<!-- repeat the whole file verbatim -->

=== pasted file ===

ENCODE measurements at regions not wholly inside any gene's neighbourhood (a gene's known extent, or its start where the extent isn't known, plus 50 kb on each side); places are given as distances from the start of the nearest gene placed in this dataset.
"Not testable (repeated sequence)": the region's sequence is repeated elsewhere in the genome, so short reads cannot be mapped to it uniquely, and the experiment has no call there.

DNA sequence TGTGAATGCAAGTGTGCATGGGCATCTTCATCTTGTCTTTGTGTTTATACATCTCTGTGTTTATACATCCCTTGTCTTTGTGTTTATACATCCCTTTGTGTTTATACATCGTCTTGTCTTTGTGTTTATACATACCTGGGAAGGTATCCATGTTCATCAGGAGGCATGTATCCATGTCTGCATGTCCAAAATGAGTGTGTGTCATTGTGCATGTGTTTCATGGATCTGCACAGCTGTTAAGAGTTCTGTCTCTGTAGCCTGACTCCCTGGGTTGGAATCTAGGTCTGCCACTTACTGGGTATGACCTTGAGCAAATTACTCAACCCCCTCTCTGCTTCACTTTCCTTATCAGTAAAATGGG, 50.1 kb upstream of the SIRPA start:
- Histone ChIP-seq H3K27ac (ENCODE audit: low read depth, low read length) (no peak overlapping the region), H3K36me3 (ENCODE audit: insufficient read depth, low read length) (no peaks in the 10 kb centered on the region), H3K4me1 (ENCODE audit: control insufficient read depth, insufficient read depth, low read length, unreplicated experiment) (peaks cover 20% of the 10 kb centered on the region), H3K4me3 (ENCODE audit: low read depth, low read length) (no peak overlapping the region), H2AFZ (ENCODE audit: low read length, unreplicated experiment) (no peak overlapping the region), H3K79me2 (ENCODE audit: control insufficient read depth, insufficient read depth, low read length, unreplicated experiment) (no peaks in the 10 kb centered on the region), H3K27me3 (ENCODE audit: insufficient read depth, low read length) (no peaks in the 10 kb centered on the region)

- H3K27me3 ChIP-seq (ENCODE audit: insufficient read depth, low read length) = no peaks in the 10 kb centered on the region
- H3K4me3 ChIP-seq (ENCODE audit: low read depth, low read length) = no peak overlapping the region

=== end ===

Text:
ENCODE measurements at regions not wholly inside any gene's neighbourhood (a gene's known extent, or its start where the extent isn't known, plus 50 kb on each side); places are given as distances from the start of the nearest gene placed in this dataset.
"Not testable (repeated sequence)": the region's sequence is repeated elsewhere in the genome, so short reads cannot be mapped to it uniquely, and the experiment has no call there.

DNA sequence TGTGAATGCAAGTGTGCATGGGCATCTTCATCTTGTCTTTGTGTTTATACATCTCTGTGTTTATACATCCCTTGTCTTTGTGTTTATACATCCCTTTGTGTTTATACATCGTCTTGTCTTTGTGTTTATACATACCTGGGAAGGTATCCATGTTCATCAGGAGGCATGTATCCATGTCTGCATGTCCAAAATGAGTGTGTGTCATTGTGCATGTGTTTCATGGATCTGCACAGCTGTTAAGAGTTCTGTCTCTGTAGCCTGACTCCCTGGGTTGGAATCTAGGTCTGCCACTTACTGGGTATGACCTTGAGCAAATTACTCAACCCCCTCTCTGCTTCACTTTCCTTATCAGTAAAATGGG, 50.1 kb upstream of the SIRPA start:
- Histone ChIP-seq H3K27ac (ENCODE audit: low read depth, low read length) (no peak overlapping the region), H3K36me3 (ENCODE audit: insufficient read depth, low read length) (no peaks in the 10 kb centered on the region), H3K4me1 (ENCODE audit: control insufficient read depth, insufficient read depth, low read length, unreplicated experiment) (peaks cover 20% of the 10 kb centered on the region), H3K4me3 (ENCODE audit: low read depth, low read length) (no peak overlapping the region), H2AFZ (ENCODE audit: low read length, unreplicated experiment) (no peak overlapping the region), H3K79me2 (ENCODE audit: control insufficient read depth, insufficient read depth, low read length, unreplicated experiment) (no peaks in the 10 kb centered on the region), H3K27me3 (ENCODE audit: insufficient read depth, low read length) (no peaks in the 10 kb centered on the region)

- H3K27me3 ChIP-seq (ENCODE audit: insufficient read depth, low read length) = no peaks in the 10 kb centered on the region
- H3K4me3 ChIP-seq (ENCODE audit: low read depth, low read length) = no peak overlapping the region